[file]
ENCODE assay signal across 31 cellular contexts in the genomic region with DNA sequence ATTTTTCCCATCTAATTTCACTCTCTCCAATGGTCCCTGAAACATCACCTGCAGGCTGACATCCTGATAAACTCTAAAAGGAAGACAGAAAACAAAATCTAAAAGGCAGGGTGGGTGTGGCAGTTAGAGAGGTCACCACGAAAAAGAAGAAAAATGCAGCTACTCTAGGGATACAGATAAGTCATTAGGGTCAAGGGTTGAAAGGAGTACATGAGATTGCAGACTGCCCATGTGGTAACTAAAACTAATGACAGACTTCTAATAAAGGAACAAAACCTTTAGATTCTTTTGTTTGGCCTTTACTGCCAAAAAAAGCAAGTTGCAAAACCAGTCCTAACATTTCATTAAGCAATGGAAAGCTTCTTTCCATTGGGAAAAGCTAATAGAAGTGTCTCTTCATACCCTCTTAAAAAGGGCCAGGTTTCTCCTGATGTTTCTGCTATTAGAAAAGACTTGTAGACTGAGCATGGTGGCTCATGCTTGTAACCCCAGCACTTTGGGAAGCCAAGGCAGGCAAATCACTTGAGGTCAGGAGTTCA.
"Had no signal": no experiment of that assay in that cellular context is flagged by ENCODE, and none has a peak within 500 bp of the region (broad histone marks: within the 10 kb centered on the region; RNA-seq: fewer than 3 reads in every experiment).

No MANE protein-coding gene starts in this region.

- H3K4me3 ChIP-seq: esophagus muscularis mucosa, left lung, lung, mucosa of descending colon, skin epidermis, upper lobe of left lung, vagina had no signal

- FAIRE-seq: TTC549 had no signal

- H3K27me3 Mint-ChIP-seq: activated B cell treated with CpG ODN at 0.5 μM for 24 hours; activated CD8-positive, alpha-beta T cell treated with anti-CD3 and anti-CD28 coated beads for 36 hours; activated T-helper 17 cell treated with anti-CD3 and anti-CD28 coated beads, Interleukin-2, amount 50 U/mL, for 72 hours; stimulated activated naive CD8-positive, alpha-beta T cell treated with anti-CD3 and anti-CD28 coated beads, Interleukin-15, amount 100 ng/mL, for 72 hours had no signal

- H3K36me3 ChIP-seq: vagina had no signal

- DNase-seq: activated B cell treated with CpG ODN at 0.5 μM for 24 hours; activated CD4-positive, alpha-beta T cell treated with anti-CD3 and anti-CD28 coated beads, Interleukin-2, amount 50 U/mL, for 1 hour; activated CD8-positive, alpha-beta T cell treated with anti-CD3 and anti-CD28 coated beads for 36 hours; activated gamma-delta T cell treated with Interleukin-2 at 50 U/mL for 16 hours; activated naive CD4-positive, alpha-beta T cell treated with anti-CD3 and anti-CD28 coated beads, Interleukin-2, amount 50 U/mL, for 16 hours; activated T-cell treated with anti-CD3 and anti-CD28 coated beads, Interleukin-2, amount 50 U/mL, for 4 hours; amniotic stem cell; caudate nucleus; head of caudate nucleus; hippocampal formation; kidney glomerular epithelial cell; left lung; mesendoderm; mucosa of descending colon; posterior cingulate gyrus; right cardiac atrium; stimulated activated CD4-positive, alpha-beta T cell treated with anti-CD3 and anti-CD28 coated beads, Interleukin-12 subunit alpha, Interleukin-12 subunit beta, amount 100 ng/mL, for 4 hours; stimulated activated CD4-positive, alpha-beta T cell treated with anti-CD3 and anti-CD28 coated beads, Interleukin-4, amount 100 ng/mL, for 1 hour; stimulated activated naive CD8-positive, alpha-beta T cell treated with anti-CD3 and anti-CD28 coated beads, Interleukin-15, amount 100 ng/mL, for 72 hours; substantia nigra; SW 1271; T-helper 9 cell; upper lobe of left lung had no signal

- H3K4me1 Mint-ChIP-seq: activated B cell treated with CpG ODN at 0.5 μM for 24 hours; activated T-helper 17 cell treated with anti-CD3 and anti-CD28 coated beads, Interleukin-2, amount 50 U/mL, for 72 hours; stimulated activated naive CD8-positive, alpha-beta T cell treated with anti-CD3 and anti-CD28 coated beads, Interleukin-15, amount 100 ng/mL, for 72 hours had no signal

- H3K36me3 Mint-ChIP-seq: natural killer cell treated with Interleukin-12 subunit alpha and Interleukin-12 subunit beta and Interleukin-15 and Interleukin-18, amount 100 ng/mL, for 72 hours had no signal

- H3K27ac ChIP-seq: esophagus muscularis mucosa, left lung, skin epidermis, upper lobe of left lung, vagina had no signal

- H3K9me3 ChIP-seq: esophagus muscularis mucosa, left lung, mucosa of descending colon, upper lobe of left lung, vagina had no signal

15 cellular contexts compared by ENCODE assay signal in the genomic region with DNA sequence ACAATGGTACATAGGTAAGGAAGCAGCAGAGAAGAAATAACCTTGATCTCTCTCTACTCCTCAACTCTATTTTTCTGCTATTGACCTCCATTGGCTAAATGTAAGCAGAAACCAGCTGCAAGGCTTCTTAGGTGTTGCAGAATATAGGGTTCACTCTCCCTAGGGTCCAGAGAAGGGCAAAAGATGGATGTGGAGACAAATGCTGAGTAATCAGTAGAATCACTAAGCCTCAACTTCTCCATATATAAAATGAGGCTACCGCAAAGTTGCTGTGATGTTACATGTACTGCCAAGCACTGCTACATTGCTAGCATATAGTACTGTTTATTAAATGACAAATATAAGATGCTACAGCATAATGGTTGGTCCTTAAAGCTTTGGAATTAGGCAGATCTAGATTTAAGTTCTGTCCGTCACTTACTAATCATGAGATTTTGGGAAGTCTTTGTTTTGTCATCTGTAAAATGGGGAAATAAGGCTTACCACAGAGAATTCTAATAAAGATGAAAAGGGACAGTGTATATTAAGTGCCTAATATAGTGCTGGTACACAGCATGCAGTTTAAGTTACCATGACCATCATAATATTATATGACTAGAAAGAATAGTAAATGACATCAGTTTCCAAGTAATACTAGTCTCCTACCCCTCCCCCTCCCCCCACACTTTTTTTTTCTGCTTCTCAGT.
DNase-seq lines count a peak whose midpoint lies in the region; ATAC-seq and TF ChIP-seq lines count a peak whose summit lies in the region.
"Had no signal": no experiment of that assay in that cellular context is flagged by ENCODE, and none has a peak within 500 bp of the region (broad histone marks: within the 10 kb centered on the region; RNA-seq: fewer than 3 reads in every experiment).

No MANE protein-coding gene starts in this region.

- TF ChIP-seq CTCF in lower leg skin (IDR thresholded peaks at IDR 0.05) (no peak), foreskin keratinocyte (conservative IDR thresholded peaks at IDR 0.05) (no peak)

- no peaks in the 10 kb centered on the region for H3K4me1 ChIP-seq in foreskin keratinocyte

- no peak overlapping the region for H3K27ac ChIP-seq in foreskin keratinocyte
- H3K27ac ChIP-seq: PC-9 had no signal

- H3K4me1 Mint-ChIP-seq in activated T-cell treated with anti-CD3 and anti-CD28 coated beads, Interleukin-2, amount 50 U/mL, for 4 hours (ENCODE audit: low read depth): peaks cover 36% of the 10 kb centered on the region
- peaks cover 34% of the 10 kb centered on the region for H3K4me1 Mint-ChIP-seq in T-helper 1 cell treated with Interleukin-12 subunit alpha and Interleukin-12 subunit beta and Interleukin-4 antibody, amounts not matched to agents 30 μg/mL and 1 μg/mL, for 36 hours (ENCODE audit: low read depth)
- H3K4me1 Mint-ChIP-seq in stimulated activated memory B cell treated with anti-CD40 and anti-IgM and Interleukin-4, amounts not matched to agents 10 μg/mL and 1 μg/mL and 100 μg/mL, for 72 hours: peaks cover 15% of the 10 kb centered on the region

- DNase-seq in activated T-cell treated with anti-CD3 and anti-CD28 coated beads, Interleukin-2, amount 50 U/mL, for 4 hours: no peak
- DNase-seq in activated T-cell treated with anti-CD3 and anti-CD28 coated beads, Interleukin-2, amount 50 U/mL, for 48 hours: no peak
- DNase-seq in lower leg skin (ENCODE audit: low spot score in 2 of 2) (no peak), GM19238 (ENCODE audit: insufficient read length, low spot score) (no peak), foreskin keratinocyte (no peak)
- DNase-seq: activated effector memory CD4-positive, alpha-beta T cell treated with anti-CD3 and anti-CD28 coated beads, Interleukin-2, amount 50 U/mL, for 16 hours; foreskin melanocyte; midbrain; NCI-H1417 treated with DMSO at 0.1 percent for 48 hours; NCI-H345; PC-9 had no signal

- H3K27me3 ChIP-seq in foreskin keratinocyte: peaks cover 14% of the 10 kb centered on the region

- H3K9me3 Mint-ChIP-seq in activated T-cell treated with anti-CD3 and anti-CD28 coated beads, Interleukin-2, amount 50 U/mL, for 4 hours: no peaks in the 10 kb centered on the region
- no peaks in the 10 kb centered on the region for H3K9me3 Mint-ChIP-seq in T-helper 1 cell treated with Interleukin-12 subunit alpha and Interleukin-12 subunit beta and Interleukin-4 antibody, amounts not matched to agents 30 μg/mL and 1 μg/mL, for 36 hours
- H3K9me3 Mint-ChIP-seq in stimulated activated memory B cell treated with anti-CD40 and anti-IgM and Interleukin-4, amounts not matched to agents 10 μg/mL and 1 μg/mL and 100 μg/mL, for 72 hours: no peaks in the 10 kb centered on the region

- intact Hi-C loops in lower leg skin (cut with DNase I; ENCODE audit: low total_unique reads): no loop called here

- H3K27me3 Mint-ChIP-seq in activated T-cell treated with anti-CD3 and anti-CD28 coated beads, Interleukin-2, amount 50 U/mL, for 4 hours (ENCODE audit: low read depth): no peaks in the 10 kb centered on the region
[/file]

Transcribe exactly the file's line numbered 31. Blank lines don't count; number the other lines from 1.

- H3K9me3 Mint-ChIP-seq in stimulated activated memory B cell treated with anti-CD40 and anti-IgM and Interleukin-4, amounts not matched to agents 10 μg/mL and 1 μg/mL and 100 μg/mL, for 72 hours: no peaks in the 10 kb centered on the region